Like “Anvil’, “Zone” was another track that was started on the QX-21, evident in an early version where I physically turn up the QX-21’s tempo knob at the beginning of the song while recording a copy.

Worthy of note is that “Zone” contains what could best be described as a “vacuum cleaner solo” in the middle of the song. I was trying to record vocals in the walk in closet, and Martin was vacuuming in the main area of Gabriel’s apartment, which was a bit of a distraction to my process. There was a section of the song that seemed to lag for me, so I put the microphone outside of the closet and hit record. The vacuum cleaner was more intelligible than the vocals.

Somewhere in the stew of a mix was my first attempt at doing a “backwards reverb” on the vocals, where the reverb proceeds the initial sound. In the days of analog tape, it involved flipping the tape over, recording the vocals through reverb onto another track, then flipping the tape back over. I was really impressed with myself, until I realized that the results were barely audible.

The lyrics were a collaborative effort, and the results are 50% stream of consciousness garbage and 50% interesting.

All told, “Zone” is another favorite track in terms of its’ oddness. Added bonus – some of the drums were taken from a New Kids on the Block album.

I’d always liked the “Progress” idea from back in 1989, so I started pulling the old files together and expanding the idea. The lyrics came together very quickly, owing partially to the stream of consciousness approach, but also from an urgency to get the lyrics out of the way and done with. There seems to a convoluted dystopian theme of persecution and paranoia, but any further examination just lifts the lid on my low self-esteem and anxiety at the time.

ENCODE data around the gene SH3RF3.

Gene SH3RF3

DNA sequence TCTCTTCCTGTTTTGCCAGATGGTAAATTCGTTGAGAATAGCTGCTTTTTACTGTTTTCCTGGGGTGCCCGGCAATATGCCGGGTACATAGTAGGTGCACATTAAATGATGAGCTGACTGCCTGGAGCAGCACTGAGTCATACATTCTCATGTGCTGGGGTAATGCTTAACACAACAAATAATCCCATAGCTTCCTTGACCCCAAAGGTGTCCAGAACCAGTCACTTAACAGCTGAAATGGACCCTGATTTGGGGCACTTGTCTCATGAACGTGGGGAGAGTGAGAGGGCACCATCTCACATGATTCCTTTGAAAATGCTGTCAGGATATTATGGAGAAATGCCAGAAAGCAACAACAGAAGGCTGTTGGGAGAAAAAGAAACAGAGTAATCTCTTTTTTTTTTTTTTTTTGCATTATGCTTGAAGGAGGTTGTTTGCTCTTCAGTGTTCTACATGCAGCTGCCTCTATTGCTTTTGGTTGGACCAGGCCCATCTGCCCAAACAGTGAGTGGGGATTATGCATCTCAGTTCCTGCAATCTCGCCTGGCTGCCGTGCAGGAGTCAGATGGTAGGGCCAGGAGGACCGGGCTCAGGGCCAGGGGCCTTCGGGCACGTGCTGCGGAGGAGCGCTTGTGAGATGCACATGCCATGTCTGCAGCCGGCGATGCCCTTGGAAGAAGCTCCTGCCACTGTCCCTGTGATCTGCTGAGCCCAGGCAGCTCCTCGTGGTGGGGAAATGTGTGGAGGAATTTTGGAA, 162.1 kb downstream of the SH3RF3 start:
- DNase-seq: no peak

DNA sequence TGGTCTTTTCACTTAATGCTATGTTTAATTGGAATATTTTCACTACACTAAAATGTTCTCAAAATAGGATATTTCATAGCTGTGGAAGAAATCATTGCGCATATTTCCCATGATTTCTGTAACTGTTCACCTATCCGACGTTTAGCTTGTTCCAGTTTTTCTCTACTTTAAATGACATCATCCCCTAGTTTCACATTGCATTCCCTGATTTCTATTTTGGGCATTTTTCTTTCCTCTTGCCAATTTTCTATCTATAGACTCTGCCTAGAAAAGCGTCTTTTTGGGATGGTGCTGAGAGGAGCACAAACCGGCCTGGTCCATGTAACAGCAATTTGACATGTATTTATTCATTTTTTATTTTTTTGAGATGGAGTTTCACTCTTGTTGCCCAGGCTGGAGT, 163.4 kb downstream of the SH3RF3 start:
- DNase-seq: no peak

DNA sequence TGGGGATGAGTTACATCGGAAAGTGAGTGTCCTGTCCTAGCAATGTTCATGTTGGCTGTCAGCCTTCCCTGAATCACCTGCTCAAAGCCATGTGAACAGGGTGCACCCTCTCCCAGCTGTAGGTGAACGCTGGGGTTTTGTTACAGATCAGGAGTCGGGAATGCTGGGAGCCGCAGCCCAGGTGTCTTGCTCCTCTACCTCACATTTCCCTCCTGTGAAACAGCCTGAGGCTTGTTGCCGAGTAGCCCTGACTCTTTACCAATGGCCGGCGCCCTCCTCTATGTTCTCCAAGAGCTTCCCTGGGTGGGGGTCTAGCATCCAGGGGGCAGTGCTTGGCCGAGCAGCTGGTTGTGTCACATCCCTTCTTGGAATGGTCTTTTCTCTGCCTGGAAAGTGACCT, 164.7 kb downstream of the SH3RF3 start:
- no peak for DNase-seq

Progress” was/is a bit regrettable, as I liked the song itself, but I mixed and EQed it so badly that it sounds harsh and murky. It has an overall feel to it that I still like to this day.

“Plague” was the first track that was a true collaboration between Gabriel and myself, and it’s probably one of the strongest tracks on the CD. It fell together very quickly, and we’d gotten pretty comfortable with the equipment by this point. Gabriel put in some sampled percussion sounds from a Sequential Circuits Pro One synth he temporarily had access to, as well as some synth parts from the D-10, which provided a slightly different quality than the Yamaha fm synths. We also were able to make the track a bit denser and varied, as we temporarily had access to an Akai S900 sampler. An early dub version shows almost no revisions, excluding the typical self-loathing lyrics and a few bits of tape dialogue being absent.

Curiously enough, though we had access to the S900 and the Pro One for nearly a year, I barely used them. One possibility is that it was because they were Ogre’s, and I just didn’t want to mess with someone else’s gear without their knowledge. That sounds somewhat honorable and gentlemanly, but it was more likely I was paranoid and felt somehow unworthy – an underlying theme in terms of T4M’s creative output.

The basic bones of “Guilt” came from my hearing “The Way You Make Me Feel” by Michael Jackson, misinterpreting the rhythm idea, and trying to emulate it. Working from memory, the basic concept that completely eluded me at the time was that the song was dropping in triplet notes on some of the drums, creating a shuffle/swing feel. “Swing” was something T4M didn’t do until much later, when we discovered what the “swing” feature on Creator was for (no kidding).